Cult Movie: The late Nicky Henson offered much more than just light-hearted comic turns
WHEN the actor Nicky Henson passed away this week at the age of 74 after a two decade grapple with cancer, the world of cult TV and film lost a very familiar and much loved face.
Most obits for the London-born Thespian zoomed in on his solitary appearance in Fawlty Towers in 1979 where he played the character of Mr Johnson in an episode called The Psychiatrist. In some ways that's understandable. His role as an apparent lothario with shirt unbuttoned to the waist and Basil's wife Sybil hanging on his every word was a masterpiece in beautifully judged comic acting.
Watching John Cleese as the manic hotel owner Basil Fawlty who becomes increasingly obsessed with the idea that Henson's character has a woman in his room is pure 70s sitcom gold, but focussing in on just one single performance, no matter how effective, from the man's multi-faceted career does him a serious disservice.
Henson was an affable all-round actor capable of delivering both groundbreaking theatrical performances for the Royal Shakespeare Company and National Theatre and easy-going humorous turns in classic sitcoms. He was first diagnosed with cancer on Christmas Day almost 20 years ago but his dedication to his art meant that he kept on working right up until last year.
More recent television appearances included parts in EastEnders and Downton Abbey, but for the purposes of this column we remember his raft of remarkable roles in some of the most beloved cult offerings of the post-war era.
He graced the 1968 folk horror masterpiece Witchfinder General as a friend of both the film's star Ian Ogilvy and its troubled director, Michael Reeves, a film that even today stands proud as one of the most visceral tales of terror ever committed to celluloid.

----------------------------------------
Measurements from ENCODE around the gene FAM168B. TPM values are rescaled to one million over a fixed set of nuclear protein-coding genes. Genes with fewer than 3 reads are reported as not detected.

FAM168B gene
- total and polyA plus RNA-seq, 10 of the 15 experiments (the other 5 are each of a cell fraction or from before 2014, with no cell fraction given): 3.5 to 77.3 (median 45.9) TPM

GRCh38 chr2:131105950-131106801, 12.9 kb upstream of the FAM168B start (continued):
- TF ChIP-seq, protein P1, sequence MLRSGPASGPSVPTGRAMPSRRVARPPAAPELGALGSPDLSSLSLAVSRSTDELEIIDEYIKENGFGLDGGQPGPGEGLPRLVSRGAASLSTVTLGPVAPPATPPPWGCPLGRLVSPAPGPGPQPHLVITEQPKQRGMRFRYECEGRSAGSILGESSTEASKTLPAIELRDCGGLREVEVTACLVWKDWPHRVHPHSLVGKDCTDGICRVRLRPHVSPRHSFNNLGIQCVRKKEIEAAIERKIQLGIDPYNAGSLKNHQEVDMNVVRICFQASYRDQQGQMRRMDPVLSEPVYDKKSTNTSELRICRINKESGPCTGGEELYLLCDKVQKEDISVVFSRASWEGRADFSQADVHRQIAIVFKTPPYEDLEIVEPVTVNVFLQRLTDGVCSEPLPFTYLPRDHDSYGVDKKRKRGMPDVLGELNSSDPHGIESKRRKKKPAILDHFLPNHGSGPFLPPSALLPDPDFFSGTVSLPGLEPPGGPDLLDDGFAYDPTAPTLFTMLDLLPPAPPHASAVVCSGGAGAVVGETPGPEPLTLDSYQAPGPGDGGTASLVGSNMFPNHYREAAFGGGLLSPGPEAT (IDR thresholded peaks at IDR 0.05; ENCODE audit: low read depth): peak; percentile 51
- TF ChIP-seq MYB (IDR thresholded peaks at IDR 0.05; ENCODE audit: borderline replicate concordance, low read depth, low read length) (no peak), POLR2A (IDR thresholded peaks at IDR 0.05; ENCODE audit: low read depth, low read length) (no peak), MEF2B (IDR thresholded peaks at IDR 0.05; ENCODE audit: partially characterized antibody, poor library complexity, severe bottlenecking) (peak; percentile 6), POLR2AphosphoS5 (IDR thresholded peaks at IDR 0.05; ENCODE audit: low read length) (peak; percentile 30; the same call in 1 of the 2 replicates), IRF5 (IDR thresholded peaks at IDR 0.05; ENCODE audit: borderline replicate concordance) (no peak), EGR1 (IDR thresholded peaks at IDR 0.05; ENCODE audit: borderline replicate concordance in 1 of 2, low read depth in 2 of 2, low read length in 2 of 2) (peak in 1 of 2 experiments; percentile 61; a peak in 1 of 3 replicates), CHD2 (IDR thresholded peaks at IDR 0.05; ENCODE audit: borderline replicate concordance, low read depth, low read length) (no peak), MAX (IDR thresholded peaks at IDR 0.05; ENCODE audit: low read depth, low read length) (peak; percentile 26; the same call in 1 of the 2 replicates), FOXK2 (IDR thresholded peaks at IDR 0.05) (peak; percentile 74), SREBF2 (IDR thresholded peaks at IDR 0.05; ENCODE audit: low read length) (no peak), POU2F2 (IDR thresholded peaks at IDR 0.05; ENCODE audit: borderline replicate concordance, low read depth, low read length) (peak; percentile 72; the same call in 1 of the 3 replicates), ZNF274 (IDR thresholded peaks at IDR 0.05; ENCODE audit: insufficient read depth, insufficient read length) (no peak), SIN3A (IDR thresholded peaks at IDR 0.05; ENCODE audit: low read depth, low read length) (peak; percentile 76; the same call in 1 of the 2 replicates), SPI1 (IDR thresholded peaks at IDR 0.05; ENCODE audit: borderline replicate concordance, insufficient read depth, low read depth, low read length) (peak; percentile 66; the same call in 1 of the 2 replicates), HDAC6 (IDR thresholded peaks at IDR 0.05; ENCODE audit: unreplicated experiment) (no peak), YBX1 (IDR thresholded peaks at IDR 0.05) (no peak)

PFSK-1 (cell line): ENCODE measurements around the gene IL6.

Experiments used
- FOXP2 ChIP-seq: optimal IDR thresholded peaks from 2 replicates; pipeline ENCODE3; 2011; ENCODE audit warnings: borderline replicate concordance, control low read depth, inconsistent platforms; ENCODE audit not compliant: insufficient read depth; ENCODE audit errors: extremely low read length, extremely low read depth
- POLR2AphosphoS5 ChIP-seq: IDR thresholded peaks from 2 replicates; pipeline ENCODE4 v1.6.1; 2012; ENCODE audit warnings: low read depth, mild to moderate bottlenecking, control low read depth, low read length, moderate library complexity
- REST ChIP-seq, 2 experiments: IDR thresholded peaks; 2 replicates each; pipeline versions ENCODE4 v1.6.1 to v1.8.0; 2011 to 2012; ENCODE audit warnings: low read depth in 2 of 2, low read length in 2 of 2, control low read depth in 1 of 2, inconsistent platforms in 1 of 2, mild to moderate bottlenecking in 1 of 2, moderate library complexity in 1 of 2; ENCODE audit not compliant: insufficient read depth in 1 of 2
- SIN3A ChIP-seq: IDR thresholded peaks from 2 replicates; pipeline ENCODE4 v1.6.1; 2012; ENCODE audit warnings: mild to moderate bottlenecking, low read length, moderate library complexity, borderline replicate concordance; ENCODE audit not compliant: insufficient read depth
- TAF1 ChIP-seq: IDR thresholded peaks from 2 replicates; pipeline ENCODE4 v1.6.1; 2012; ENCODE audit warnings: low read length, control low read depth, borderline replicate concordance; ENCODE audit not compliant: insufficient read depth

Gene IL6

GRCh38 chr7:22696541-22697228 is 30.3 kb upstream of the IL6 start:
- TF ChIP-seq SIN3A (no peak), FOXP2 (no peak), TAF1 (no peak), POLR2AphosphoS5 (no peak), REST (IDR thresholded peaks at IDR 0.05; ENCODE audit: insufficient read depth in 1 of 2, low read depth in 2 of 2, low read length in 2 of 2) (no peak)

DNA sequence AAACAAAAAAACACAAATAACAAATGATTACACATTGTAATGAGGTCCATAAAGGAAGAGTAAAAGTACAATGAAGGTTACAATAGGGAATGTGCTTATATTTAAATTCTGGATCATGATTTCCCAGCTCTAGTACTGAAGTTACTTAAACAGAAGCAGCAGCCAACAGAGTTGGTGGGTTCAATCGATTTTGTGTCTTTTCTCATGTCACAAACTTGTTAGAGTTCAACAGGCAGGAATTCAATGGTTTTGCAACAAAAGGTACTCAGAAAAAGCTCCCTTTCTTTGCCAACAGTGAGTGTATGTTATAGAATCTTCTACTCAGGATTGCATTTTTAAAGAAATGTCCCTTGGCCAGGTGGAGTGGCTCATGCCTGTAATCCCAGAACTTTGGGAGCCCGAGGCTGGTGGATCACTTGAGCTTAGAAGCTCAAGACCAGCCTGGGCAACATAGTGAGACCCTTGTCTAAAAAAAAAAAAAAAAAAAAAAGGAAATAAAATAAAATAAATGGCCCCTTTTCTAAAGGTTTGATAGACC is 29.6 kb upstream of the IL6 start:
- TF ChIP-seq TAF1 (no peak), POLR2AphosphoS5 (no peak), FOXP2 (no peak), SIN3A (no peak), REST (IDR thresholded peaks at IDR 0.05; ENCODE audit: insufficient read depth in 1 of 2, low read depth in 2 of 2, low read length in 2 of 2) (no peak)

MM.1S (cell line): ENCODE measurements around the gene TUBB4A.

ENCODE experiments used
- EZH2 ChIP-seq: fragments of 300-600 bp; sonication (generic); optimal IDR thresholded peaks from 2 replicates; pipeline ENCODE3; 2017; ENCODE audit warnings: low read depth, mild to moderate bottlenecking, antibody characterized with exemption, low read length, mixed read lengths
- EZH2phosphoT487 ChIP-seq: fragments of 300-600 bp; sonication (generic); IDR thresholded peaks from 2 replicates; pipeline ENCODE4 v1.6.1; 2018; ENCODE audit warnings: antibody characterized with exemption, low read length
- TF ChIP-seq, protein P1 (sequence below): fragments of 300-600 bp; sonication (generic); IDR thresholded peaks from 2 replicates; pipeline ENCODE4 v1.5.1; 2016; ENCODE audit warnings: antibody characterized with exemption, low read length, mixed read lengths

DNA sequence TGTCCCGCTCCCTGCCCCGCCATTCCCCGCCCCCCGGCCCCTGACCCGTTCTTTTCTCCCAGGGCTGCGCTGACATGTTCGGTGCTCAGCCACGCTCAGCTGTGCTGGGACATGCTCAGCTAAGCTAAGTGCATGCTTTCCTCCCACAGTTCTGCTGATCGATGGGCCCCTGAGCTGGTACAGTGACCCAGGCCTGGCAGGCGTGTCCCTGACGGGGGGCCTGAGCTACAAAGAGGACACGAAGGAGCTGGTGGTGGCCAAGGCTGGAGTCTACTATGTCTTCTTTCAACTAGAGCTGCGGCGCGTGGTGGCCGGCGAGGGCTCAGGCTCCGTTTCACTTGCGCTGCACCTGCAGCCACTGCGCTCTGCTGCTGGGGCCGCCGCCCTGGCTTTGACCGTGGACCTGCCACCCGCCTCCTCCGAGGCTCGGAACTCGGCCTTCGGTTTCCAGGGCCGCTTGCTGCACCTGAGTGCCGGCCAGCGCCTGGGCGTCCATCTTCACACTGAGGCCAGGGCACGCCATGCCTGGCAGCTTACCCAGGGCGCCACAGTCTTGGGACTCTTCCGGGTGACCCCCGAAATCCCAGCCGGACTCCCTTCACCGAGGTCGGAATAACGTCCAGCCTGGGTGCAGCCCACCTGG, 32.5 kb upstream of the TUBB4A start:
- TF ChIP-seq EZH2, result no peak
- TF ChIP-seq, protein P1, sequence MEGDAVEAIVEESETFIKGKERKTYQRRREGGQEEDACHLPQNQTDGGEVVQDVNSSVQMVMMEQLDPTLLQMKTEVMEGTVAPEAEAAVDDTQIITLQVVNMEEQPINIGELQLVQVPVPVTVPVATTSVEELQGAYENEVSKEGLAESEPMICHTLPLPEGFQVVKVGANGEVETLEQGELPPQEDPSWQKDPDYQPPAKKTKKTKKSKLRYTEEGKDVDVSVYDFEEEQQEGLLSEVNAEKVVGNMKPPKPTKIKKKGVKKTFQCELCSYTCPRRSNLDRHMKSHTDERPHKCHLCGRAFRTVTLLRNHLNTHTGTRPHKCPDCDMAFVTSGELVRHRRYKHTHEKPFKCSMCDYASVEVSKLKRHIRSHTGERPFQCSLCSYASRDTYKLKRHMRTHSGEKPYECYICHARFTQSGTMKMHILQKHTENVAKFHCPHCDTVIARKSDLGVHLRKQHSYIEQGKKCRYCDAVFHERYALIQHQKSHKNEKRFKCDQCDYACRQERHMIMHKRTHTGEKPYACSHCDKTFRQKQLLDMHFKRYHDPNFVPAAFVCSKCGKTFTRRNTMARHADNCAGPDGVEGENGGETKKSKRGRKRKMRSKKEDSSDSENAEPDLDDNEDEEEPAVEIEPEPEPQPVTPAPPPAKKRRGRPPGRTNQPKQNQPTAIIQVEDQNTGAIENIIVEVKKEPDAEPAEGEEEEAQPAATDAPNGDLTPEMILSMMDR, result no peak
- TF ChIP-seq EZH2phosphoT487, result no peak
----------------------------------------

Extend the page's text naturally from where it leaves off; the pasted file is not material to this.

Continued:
His good looks and easy going on screen charm ensured he added a light-handed touch to such swinging London nonsense as There's A Girl In My Soup with Peter Sellers and The Jokers, Michael Winner's hugely undervalued comic caper from 1967 with Michael Crawford and Oliver Reed.
Best of all though, and the reason he will forever be enshrined in cult heaven, is the fact he gave us Psychomania in 1973, a film usually referred to as "a British zombie biker flick" as if such a genre actually exists. It's awful and wonderful in equal measure.
Directed by Don Sharp it tells the unlikely tale of a bunch of gormless English bike riding hoodlums called The Living Dead who make a pact with the devil that apparently allows them to kill themselves and return from the grave unharmed, free to wreak havoc in the sleepy main streets of suburban Britain.
Henson plays the feeble gang's leather-clad leader Tom and he smirks and dances his way through the onscreen madness while swopping ludicrous lines with the likes of Beryl Reid and a particularly depressed looking George Sanders.
Mad and marvellous, it's the perfect way to remember a fine actor who was just happy to make people smile.